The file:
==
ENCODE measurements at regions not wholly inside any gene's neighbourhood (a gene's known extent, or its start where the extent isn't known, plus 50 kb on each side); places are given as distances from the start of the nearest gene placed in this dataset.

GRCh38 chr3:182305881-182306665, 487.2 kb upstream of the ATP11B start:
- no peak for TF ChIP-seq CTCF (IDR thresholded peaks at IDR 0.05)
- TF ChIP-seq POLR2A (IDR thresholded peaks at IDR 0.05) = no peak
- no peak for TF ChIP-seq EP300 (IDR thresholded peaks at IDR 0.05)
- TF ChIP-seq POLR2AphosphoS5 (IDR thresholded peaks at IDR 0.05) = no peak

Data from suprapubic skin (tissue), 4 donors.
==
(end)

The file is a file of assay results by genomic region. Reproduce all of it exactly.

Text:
ENCODE measurements at regions not wholly inside any gene's neighbourhood (a gene's known extent, or its start where the extent isn't known, plus 50 kb on each side); places are given as distances from the start of the nearest gene placed in this dataset.

GRCh38 chr3:182305881-182306665, 487.2 kb upstream of the ATP11B start:
- no peak for TF ChIP-seq CTCF (IDR thresholded peaks at IDR 0.05)
- TF ChIP-seq POLR2A (IDR thresholded peaks at IDR 0.05) = no peak
- no peak for TF ChIP-seq EP300 (IDR thresholded peaks at IDR 0.05)
- TF ChIP-seq POLR2AphosphoS5 (IDR thresholded peaks at IDR 0.05) = no peak

Data from suprapubic skin (tissue), 4 donors.